December 21, 2009

Standing on Shoulders – Brian Konkol

Posted in Philosophy, Psychology, Religion, South Africa tagged at 2:22 am by randallbutisingh

Standing on Shoulders

By: Brian E. Konkol

Throughout my life I have heard frequent stories of my adventurous uncle, Maynard Konkol.  Maynard, who was one of my father’s older brothers, was born in May of 1951 and was known for “breaking the mold” of typical Konkol family expectations.  Instead of settling down to raise a family in central Wisconsin, Maynard was inspired to pursue an alternative path, travel the world, and contribute to social development projects alongside various rural communities around the world.

Following Maynard’s graduation from the University of Wisconsin in Platteville, he applied to serve with the United States Peace Corps, and was eventually assigned to the city of Maseru, located in the Kingdom of Lesotho about four hours southeast of Johannesburg, South Africa.  From 1977-1979, Maynard applied his bachelors and masters degrees in soil and crop science at the Lesotho Argicultural College (LAC), which is located on the outer edge of the city.  In addition to Maynard’s high priority of building relationships and cultural immersion, his service at the LAC helped create numerous sustainable development projects, and his work has since been shared in the text, “Imperial gullies: soil erosion and conservation in Lesotho”, written by Kate Barger Showers, who is a senior research associate at the Centre for World Environmental History at the University of Sussex in England.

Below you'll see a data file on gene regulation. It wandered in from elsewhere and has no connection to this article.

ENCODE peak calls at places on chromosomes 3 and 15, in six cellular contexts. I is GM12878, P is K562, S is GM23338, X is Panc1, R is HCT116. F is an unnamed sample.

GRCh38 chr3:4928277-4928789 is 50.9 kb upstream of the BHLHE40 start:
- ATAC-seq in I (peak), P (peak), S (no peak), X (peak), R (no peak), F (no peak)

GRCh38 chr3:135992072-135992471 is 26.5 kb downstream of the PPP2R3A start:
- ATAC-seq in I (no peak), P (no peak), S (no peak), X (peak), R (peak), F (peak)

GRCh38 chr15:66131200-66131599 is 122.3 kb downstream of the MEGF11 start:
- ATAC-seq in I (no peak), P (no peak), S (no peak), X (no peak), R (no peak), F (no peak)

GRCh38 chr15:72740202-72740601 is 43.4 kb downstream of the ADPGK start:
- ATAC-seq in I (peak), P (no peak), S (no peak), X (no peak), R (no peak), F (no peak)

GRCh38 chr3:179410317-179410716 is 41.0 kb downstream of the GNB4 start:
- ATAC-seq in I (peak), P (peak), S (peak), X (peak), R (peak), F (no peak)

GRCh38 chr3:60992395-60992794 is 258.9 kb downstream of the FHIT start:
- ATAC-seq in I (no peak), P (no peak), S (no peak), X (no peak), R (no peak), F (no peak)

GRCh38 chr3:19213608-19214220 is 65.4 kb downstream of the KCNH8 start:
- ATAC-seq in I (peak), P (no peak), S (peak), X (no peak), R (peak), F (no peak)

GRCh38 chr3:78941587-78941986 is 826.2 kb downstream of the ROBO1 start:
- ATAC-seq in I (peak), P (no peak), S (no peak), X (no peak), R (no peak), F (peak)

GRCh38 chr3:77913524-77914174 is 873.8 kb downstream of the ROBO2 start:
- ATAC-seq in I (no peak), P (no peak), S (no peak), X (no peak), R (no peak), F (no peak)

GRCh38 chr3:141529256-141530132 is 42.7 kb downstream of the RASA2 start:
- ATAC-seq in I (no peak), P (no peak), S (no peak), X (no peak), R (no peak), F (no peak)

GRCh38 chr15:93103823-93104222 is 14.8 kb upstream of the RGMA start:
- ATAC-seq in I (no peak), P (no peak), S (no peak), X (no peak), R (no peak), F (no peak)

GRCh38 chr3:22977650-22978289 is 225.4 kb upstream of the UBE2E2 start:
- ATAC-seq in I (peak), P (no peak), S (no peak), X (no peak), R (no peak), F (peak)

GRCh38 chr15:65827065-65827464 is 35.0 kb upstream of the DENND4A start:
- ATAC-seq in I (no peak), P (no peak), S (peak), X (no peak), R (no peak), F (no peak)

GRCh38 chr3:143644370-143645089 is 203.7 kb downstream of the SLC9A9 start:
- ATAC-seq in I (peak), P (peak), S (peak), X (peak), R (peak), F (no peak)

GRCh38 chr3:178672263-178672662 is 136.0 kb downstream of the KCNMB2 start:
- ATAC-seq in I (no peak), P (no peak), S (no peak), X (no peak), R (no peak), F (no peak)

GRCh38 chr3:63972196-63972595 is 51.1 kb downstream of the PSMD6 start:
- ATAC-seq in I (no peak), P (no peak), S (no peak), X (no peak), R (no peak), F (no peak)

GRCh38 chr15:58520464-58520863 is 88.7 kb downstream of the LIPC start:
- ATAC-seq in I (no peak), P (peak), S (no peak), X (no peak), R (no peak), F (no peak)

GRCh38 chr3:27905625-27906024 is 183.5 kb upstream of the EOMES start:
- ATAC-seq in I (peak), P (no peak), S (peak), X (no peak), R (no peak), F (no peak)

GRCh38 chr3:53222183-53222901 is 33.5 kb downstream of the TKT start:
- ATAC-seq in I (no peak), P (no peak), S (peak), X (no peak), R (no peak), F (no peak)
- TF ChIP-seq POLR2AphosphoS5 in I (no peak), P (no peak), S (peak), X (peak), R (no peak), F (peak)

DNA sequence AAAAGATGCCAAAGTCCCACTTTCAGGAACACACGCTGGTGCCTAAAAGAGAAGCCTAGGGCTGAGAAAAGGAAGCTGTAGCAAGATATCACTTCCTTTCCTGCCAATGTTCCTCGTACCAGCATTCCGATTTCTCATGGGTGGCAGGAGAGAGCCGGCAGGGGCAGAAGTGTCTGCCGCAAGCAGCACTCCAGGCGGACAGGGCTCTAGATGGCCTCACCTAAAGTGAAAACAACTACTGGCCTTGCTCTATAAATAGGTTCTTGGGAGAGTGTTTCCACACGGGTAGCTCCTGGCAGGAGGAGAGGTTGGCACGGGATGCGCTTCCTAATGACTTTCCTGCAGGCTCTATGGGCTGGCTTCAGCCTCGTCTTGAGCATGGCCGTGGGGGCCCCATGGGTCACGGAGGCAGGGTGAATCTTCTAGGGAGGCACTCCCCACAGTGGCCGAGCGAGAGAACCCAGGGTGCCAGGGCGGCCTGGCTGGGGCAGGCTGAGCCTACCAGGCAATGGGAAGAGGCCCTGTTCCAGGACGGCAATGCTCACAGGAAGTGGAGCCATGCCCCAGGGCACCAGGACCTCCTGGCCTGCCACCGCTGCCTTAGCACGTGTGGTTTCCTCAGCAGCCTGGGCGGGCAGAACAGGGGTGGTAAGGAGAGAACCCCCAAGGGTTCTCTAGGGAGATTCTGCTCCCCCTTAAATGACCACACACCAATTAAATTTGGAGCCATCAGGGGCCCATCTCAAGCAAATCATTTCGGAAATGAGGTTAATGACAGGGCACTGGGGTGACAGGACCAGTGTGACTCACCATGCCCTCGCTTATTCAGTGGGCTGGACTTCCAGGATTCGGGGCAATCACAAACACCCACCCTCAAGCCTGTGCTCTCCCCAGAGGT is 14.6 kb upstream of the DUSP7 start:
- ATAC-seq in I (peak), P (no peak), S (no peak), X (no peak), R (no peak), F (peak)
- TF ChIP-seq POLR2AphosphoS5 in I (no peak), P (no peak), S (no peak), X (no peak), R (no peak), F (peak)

When Maynard departed Lesotho and returned to the United States in 1979, he decided to spend a few months assisting my father as they built a new home, after which Maynard would plan to accept a new job in soils research at Iowa State University.  My older brother was nearly two years of age at time, while I was only ten months old.  Instead of hiring a construction company to work through the various construction phases, my father, uncle Maynard, and other friends and family worked cooperatively and tirelessly on nights and weekends to lay a foundation and assemble the home which my parents continue to reside in today, over thirty years later.  Following each day of work, Maynard – who was known to be “green” and environmentally conscious long before it was trendy to do so – rode his bicycle to my Grandmother’s home each day to eat and sleep.